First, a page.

Photographer Andrew Rankin speaks to Hausmag about his recent collection Close to You which exhibited at both the Belfast Exposed Gallery in Northern Ireland and Peckham 24 in London, where his works were received with much acclaim. Rankin’s collection is a social commentary, exploring the relationship between the general public and the media in what Rankin labels as ‘escapist fantasies.’
The concept of escapism is something which has featured throughout much of the artist’s work. In previous projects, Andrew has focused his interest on people who live their lives in an augmented reality, those who choose to blur the lines of real and fantasy life on a day-to-day basis. In his previous project, Superheroes, Rankin depicts a series of people who take their escapist fantasies to the extreme, by living their lives as real-life superheroes. These people attempt to improve society in some shape or form through charitable deeds such as giving out blankets and food to the homeless or actively trying to stop crime.
For some in this study, the outfit empowers whilst for others it simply helps bring attention to the causes they are involved in. For all, it demonstrates a sense of altruism, and a strong belief in what they are doing.
In Close to You, the artist made a series of screen portraits of famous Hollywood actresses from the big screen. The photographer describes these captures as ‘moments I felt were intimate, or could be a shared moment.’ The movies that these images are captured from are irrelevant in the Close to You series, the resulting abstraction of the images comes from a desire to focus on detail. “In these moments prevails the sensation of being beside them, gazing, appreciating, sharing a moment.”
Rankin explores our relationship with the media with a focus on the way in which we build relationships with celebrities across various mediums, most predominantly through the narrative of film. Close to You attempts to capture those intimate moments when our relationship with big screen stars can become interchangeable, providing a vessel for our desires.
Rankin also visited a number of filming locations in London, where some of these movies were made. The concept was to express the idea of a lonesome search, a futile attempt to seek the unobtainable. These landscapes play an important role in setting the mood of the exhibition, “they’re all about being enclosed, feeling isolated or alone, with grey skies and muted palettes. There are small moments within them to breathe and appreciate details, just enough to prevent things becoming claustrophobic.”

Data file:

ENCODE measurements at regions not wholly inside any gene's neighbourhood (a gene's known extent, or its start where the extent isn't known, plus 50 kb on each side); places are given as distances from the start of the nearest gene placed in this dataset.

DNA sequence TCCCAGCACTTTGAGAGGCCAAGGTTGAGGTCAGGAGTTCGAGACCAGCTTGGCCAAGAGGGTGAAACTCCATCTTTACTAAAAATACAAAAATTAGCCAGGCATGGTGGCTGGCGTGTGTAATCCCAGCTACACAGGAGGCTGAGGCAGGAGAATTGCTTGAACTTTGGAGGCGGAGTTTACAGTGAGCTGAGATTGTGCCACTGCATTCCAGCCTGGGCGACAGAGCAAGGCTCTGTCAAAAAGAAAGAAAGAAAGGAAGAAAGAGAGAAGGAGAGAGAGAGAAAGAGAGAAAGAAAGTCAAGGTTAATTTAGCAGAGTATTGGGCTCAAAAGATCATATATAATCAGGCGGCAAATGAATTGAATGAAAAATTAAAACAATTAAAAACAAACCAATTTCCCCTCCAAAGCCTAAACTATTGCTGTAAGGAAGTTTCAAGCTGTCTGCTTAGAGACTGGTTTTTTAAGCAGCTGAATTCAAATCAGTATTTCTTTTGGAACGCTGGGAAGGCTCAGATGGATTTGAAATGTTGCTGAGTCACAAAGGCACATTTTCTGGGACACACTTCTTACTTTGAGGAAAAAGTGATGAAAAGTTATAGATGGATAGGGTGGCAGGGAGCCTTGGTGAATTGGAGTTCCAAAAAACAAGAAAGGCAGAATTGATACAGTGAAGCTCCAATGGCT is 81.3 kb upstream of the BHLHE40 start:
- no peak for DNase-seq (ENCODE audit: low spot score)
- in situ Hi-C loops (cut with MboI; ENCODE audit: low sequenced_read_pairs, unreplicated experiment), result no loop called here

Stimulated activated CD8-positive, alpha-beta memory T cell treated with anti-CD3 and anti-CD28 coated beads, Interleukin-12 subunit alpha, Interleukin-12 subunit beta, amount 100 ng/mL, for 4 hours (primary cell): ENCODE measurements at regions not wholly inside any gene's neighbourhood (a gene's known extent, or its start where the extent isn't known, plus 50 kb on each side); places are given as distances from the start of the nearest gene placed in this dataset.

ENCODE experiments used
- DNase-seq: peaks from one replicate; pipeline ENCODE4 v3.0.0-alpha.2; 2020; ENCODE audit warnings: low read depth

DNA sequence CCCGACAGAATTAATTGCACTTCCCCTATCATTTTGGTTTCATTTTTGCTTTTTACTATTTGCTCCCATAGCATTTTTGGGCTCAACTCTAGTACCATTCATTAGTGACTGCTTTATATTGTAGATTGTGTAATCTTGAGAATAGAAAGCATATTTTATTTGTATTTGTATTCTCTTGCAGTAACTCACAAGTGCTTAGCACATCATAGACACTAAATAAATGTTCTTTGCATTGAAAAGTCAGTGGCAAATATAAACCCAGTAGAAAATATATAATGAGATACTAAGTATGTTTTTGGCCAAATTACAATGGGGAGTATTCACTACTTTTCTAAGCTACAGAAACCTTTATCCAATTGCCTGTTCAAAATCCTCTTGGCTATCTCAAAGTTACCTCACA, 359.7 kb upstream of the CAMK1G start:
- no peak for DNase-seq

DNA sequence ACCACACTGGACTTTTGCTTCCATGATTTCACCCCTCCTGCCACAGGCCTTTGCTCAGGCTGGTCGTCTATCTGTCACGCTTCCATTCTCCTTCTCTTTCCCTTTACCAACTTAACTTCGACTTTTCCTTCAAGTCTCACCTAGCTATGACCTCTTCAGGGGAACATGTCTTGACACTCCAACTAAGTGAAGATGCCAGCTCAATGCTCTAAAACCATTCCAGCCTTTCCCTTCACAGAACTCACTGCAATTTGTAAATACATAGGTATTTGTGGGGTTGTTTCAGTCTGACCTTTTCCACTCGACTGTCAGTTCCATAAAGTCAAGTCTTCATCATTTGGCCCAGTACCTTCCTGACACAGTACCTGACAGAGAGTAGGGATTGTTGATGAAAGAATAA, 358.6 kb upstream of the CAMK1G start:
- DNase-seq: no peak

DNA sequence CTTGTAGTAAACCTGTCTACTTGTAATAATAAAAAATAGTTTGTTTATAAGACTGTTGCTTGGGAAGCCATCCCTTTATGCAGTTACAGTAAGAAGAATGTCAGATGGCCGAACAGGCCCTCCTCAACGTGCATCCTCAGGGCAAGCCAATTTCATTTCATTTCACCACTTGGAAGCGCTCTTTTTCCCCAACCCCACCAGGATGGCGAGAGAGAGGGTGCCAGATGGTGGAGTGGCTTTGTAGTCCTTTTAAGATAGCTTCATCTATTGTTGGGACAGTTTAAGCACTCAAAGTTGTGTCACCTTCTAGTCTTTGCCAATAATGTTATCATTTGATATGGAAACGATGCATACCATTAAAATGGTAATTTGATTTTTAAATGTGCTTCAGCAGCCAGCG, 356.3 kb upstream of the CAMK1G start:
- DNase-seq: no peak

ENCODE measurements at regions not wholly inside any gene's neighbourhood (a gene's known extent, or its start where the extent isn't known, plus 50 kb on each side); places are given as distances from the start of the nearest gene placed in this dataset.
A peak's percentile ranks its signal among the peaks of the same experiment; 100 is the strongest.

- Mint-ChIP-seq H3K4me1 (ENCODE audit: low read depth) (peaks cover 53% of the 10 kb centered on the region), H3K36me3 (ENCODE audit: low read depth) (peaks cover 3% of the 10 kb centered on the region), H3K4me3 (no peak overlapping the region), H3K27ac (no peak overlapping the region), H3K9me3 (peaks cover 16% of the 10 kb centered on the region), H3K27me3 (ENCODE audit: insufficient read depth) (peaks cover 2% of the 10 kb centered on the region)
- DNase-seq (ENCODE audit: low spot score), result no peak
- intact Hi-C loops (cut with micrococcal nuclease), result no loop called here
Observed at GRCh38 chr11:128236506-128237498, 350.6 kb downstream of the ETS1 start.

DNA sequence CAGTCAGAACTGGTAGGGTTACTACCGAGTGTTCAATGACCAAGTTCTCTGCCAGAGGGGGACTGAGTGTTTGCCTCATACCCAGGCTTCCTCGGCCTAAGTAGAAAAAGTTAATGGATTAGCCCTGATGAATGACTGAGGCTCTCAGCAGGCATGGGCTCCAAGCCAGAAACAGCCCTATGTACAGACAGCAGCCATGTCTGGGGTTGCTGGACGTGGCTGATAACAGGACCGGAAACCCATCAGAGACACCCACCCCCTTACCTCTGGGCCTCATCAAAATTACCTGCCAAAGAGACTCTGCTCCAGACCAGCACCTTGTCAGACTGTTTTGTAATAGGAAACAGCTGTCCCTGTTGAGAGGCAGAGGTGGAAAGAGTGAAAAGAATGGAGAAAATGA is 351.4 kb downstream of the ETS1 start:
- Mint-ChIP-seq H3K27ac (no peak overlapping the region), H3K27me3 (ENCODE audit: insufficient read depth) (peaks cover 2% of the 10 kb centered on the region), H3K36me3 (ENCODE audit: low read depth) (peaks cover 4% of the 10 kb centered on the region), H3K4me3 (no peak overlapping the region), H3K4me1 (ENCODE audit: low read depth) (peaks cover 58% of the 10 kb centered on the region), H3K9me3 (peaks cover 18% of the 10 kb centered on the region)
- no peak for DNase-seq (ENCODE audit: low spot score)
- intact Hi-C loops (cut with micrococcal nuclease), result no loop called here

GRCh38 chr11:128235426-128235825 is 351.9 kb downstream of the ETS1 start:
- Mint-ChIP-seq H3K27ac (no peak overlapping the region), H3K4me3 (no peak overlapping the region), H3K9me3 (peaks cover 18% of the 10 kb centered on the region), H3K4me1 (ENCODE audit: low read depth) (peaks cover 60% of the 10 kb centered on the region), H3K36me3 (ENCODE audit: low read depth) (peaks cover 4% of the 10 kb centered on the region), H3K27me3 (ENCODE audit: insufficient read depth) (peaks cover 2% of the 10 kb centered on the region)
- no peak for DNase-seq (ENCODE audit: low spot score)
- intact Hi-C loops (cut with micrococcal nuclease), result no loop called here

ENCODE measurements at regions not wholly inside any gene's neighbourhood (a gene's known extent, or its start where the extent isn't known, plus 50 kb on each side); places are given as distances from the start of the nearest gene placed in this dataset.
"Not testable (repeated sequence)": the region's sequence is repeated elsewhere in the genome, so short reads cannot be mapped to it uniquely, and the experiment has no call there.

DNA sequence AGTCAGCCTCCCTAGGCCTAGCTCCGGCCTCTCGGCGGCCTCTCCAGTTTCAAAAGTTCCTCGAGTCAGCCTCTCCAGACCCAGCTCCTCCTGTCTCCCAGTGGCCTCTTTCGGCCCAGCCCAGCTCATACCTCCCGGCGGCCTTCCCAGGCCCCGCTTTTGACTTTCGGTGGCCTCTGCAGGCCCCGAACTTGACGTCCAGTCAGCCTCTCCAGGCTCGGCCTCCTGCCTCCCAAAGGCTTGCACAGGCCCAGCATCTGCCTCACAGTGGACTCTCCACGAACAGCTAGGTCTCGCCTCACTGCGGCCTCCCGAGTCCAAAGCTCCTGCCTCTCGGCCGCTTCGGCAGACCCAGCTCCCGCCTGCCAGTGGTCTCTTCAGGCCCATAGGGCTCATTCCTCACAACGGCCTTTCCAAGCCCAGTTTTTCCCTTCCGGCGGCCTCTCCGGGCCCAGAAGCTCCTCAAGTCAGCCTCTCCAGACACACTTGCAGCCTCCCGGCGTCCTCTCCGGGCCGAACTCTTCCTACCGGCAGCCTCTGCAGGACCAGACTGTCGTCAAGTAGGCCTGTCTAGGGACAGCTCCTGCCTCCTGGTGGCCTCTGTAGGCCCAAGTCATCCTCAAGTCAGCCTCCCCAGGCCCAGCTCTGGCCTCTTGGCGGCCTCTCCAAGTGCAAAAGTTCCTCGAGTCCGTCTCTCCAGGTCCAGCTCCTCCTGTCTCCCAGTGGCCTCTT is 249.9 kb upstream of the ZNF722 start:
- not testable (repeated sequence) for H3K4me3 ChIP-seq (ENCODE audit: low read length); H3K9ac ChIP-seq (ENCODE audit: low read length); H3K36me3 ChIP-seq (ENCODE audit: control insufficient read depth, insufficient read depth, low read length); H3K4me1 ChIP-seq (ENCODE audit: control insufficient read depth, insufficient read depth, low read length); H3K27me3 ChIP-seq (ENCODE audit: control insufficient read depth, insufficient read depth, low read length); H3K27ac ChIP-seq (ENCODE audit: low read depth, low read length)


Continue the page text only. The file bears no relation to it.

Ciara Hickey, the curator of Belfast Exposed, played a pivotal role in setting up the Close to You exhibition. Together they explored ideas about framing and print sizes, with an awareness of how the different options could acutely affect the meaning of the work. All but one of the portraits are relatively small (16×13 inches) promoting a sense of intimacy vital to the exhibition’s narrative. The exception is a large 80×64 inch composition made of four prints, Rankin comments, “it adds a completely new dynamic to the show and hopefully the viewers understanding of the other portraits and the work as a whole.” The scale of the image intensifies the effect of the pixels, drawing attention to the presence of a television in the image. “Suddenly, we have an image that is only viewable from beyond a certain distance, as we get closer in, it becomes unknowable.”
Adding further dimension to the exhibition, Rankin has written a series of letters to the actresses depicted in Close to You, asking them to take part in his project. With an air of childlike naivety, these letters give a sense of form and identity to a character who harbours these ‘escapist fantasies.’
“We all indulge in a bit of fantasy to improve our lives and like most things, some take it to an extreme.”
Andrew is currently exhibiting at the Milk Café in Glasgow, in the second of three collaborative exhibitions by The Forgotten Collective and Belfast Photo Factory. Each exhibition has an accompanying ‘zine, designed by Alex McCooke.
With special thanks to Andrew Rankin for his insightful words and artistic inspirations.